Red pines in northern Michigan trimmed to promote seed growth

Red pine trees in several locations around the state look like they've been ravaged, but the work was actually done with purpose. The strange-looking trims allow for the easy harvest of cones to provide seed for planting. 

It's not a pretty sight in northern Michigan, near the rural town of Wolverine and along west Michigan.

Some may describe the scene along U.S. 2 as strange - others would say its desolate. A forest of red pine trees that might look lush and full instead appears clear-cut in some spots and the tops of some trees cut off in other spots.

Nature didn't do this on its own, but it will flourish as a result.

The Department of Natural Resources says the cutting method will spur new growth by catalyzing the trees to create seeds. A silviculturist for the DNR said the tree species doesn't regenerate quickly since they don't create cones on a regular basis.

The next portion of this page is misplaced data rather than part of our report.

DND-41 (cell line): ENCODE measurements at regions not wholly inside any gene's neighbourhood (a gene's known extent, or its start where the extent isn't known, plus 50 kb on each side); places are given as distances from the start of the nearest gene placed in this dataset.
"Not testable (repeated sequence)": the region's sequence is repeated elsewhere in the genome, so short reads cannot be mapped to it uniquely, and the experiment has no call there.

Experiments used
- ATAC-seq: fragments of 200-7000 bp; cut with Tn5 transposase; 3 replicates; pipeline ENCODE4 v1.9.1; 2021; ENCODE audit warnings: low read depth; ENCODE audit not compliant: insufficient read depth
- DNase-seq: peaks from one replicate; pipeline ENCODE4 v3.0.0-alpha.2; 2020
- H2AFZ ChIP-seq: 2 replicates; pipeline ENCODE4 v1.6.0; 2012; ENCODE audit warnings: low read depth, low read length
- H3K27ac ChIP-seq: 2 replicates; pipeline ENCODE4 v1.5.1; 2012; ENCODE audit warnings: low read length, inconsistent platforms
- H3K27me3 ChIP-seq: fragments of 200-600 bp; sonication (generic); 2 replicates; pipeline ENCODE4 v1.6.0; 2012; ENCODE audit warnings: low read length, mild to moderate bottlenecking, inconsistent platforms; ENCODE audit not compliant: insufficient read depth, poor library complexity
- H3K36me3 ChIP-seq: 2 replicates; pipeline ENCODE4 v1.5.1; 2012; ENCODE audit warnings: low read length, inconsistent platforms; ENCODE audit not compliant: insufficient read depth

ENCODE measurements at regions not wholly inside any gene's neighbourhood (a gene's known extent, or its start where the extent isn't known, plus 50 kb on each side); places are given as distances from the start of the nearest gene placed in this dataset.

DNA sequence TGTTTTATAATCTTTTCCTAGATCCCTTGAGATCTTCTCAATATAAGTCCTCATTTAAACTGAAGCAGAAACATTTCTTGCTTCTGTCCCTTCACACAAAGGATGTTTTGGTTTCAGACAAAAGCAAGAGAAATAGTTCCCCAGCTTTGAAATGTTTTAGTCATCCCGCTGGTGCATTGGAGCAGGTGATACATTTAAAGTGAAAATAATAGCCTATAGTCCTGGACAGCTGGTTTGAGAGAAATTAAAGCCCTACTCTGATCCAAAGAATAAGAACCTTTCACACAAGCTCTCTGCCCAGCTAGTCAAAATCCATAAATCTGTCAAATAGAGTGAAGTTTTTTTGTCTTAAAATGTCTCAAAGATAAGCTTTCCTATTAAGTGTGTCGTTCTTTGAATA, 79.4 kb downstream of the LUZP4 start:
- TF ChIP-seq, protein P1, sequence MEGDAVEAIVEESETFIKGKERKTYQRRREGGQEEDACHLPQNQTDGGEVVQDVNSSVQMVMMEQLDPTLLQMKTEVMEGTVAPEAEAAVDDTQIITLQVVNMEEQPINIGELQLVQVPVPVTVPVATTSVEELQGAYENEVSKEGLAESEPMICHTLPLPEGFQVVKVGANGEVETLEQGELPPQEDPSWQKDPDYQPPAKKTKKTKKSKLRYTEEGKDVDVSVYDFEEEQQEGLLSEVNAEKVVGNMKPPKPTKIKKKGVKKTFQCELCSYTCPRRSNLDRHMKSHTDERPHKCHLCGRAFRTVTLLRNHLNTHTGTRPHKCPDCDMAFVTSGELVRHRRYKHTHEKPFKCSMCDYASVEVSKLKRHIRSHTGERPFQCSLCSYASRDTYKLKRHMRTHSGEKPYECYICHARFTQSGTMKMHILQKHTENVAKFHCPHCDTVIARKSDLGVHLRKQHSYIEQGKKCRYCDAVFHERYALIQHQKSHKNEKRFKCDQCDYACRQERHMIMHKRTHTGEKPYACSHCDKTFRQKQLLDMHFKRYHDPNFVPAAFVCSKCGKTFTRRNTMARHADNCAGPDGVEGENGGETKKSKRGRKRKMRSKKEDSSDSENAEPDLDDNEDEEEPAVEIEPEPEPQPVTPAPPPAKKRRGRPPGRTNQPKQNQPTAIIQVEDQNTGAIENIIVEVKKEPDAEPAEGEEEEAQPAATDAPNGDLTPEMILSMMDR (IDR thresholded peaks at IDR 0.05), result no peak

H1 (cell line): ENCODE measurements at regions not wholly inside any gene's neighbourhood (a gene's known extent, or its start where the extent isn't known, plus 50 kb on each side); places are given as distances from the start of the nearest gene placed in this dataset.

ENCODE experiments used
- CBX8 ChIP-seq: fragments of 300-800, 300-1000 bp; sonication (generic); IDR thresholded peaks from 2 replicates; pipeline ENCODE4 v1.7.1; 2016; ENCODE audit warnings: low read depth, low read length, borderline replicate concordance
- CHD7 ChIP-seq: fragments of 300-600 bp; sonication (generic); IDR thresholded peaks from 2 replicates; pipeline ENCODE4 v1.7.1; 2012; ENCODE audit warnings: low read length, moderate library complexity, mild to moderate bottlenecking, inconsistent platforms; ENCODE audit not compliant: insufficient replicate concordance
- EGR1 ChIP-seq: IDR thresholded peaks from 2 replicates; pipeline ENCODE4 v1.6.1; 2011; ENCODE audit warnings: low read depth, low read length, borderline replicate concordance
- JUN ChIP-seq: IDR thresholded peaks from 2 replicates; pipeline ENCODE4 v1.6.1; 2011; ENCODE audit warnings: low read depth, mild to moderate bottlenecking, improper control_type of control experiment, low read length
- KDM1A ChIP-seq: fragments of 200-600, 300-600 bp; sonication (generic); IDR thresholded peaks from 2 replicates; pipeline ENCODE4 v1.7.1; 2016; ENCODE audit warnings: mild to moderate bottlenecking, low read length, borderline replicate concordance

But when the tops are cut, the bottom branches become bushy, and from there seeds will spawn. From there, they can be harvested for future plantings.

Despite being a tough tree to grow, red pines are "an important tree in Michigan for forest restoration, timber and carbon sequestration," said Jason Hartman. "We plant seedlings as the most common method to regenerate red pine, but we need large volumes of seed to grow that many seedlings."

Apart from being an important species for the environment as homes for birds and small animals, red pines are also a vital resource for Michigan's forest economy. They're perfect for utility poles as well as lumber and paper.

The state's economy adds up to about $22 billion annually. 

To keep up with demand, the DNR plants approximately 4 million seedlings a year.